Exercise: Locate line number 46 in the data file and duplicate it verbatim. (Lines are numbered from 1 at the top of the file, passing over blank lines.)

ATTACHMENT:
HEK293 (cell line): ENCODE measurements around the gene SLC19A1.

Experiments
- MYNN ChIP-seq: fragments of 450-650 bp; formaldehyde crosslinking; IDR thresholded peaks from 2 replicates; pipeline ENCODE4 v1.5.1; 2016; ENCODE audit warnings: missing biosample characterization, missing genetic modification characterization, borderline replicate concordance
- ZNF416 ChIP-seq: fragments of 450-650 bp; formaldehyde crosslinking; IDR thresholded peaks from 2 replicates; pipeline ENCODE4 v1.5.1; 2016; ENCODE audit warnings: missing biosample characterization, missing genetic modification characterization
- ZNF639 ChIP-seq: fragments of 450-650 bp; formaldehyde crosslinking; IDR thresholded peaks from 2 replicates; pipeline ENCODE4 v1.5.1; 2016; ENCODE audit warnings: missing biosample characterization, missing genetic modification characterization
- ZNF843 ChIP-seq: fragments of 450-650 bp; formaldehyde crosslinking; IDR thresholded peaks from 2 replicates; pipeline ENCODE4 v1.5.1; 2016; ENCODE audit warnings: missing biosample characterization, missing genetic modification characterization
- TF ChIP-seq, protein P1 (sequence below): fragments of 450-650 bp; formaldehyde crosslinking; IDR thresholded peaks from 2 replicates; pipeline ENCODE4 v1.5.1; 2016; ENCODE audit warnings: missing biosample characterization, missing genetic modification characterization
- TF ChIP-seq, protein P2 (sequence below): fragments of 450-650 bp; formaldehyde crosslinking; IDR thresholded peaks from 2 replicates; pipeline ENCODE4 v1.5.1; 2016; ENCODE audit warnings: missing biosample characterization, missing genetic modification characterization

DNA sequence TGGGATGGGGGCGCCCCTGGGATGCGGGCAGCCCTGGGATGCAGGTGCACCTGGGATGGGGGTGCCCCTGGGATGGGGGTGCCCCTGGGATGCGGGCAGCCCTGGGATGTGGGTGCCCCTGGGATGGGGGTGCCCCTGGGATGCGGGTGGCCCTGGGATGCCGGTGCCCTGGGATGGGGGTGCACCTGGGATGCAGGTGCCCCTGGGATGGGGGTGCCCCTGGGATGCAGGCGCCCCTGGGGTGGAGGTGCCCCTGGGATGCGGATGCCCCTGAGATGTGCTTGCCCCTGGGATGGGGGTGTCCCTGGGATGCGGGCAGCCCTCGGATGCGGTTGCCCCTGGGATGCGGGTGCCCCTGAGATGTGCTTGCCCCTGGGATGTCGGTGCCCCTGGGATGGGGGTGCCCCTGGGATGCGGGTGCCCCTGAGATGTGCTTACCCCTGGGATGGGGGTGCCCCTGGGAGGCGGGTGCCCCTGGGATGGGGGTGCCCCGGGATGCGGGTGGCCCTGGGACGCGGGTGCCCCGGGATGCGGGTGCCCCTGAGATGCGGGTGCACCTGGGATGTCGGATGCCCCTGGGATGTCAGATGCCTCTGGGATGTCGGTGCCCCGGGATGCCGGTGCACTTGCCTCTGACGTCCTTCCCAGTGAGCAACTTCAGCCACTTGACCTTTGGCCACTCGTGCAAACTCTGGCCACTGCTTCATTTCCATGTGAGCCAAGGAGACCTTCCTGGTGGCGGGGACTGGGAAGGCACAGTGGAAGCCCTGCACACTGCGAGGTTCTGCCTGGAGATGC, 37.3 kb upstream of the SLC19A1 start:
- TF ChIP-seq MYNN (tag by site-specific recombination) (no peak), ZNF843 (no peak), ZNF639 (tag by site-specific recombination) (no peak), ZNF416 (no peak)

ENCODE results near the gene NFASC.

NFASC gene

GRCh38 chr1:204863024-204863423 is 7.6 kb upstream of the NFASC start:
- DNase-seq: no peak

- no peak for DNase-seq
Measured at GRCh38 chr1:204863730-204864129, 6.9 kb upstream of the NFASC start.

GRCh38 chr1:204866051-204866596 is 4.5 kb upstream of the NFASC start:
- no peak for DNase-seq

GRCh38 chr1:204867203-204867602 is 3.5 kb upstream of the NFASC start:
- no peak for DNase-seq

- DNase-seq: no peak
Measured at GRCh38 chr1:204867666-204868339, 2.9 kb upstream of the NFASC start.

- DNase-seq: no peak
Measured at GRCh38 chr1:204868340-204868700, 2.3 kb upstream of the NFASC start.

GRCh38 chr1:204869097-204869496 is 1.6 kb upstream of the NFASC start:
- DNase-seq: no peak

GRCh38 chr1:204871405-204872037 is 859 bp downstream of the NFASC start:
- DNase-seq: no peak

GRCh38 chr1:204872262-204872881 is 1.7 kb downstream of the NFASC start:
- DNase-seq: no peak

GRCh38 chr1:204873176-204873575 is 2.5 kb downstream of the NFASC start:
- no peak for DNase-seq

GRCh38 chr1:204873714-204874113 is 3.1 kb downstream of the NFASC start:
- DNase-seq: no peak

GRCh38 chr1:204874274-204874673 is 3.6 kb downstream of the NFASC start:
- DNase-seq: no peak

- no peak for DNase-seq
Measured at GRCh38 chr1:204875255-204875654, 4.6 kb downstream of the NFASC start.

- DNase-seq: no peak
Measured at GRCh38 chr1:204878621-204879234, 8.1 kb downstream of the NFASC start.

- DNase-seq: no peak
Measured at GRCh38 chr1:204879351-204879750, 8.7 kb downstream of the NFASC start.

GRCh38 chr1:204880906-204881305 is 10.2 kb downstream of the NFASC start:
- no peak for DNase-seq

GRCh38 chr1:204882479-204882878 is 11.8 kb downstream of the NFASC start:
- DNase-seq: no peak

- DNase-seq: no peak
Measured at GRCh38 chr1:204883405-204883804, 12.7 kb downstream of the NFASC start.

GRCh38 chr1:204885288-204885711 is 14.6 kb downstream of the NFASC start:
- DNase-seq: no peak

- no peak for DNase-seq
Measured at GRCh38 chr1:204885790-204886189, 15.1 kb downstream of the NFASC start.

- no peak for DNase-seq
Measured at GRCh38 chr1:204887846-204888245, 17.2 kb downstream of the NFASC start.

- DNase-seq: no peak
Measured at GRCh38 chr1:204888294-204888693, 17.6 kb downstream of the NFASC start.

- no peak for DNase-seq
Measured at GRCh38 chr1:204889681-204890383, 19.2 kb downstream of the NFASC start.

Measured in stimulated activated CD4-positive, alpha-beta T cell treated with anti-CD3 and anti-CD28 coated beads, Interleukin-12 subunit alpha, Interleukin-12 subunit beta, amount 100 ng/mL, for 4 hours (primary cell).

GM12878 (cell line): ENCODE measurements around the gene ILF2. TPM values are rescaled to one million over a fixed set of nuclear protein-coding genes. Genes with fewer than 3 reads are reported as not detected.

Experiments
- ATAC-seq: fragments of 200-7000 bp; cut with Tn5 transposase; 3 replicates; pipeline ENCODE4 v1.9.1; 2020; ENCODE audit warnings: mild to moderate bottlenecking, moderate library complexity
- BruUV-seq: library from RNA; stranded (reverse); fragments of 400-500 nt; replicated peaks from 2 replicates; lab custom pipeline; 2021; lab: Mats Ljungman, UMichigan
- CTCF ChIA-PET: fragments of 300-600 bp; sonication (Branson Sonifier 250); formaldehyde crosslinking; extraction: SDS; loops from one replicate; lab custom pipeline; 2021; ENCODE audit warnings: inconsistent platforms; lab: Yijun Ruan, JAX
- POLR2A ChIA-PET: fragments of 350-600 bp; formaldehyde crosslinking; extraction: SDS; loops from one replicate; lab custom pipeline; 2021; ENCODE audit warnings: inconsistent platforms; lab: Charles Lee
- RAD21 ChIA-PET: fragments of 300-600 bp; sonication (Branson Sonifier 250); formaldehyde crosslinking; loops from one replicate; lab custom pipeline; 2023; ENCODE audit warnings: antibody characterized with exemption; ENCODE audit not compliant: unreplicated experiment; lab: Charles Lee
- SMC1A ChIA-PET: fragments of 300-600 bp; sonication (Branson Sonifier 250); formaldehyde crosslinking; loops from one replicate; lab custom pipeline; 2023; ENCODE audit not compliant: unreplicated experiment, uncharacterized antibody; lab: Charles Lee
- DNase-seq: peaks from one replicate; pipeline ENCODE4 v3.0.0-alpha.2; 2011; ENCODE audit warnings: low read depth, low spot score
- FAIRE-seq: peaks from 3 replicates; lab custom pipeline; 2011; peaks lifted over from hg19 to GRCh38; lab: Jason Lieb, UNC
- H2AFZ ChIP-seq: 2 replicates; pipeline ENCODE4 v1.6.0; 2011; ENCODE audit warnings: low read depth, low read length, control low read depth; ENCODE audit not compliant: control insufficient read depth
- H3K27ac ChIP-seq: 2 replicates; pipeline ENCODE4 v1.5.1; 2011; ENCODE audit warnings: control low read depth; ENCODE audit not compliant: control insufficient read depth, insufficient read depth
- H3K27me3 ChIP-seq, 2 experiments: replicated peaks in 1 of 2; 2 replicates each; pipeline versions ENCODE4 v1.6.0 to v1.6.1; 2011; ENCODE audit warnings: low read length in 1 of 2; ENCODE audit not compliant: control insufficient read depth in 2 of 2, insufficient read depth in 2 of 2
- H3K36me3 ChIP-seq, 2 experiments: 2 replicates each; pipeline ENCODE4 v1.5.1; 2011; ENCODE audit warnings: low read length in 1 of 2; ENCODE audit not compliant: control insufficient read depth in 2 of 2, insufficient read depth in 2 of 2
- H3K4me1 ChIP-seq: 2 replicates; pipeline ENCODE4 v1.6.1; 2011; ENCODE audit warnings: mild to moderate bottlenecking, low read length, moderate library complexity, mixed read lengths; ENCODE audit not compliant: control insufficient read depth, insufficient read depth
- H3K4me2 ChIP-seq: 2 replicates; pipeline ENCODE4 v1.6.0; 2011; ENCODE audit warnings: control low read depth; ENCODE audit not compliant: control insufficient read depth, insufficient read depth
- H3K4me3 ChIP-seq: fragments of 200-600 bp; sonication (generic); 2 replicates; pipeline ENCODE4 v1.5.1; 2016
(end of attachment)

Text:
- DNase-seq: no peak